This article argues that cross-national diversity in women's concentration in the public sector explains a substantial part of the cross-national variation in the gender gap in job authority. Using data on individuals in 26 countries represented in the 2005 International Social Survey Program module on Work Orientation (supplemented by societal-level information), this study supports this argument. The authors find that in countries with high levels of women's concentration in the public sector, the gender gap in job authority is wider than in countries with lower levels of public sector feminization. The implications of these results are discussed in the context of state interventions in gender inequalities.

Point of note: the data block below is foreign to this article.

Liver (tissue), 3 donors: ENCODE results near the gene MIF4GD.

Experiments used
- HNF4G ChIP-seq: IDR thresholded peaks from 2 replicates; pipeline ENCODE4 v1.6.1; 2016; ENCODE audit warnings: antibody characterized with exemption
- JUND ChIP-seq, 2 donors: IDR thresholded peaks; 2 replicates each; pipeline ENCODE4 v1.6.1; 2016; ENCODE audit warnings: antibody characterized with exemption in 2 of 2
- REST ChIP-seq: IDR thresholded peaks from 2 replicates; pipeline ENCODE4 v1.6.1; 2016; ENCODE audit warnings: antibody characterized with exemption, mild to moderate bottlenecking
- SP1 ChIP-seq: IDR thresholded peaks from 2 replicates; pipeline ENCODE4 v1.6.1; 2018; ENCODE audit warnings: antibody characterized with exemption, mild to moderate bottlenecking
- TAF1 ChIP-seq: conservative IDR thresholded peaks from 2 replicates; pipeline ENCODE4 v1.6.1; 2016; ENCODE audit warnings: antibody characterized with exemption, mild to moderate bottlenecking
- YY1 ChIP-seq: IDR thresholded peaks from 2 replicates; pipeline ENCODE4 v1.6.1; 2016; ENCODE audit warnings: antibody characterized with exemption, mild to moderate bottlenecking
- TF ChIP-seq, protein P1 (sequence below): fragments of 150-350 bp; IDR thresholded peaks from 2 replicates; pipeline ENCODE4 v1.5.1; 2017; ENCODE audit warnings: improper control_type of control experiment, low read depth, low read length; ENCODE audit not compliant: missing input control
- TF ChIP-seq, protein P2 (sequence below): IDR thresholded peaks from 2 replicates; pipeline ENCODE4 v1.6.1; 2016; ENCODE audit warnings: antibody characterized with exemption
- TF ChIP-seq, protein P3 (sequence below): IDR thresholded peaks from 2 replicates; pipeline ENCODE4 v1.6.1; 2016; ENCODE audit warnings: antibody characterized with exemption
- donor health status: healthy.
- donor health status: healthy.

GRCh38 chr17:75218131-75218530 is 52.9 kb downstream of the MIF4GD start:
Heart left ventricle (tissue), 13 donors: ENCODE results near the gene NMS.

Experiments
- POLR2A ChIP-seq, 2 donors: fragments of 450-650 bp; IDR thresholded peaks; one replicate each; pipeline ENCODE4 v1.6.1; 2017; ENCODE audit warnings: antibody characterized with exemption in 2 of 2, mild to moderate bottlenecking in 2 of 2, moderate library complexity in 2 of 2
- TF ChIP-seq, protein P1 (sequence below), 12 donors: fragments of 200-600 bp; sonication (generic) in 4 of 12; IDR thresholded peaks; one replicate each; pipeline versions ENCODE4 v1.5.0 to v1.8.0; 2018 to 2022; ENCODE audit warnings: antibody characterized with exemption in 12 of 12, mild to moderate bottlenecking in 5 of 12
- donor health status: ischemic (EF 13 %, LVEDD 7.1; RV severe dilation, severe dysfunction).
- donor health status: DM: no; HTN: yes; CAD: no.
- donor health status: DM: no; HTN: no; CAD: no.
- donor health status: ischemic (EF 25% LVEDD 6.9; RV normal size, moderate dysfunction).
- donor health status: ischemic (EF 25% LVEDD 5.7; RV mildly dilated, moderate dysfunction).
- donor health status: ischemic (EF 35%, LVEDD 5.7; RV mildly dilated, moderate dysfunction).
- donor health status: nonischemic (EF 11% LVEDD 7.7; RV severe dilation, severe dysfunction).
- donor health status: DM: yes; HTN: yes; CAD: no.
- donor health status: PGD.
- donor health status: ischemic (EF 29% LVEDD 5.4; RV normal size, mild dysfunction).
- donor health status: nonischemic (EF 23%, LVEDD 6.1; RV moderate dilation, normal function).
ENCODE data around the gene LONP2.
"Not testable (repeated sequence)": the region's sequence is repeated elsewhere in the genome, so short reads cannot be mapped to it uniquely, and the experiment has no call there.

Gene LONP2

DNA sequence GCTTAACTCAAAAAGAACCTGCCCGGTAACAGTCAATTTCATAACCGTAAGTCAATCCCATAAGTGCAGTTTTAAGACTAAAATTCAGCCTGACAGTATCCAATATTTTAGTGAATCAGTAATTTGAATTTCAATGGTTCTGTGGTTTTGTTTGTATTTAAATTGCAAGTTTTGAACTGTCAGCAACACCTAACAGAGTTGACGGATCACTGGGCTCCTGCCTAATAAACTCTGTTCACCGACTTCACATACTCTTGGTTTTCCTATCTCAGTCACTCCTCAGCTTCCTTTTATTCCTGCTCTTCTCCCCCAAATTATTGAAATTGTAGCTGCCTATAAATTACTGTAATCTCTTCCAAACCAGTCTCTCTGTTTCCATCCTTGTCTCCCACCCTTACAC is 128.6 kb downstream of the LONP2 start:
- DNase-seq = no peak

- Gender gap
- Job authority
- Public sector
- Women's employment
ASJC Scopus subject areas
- Sociology and Political Science
- Organizational Behavior and Human Resource Management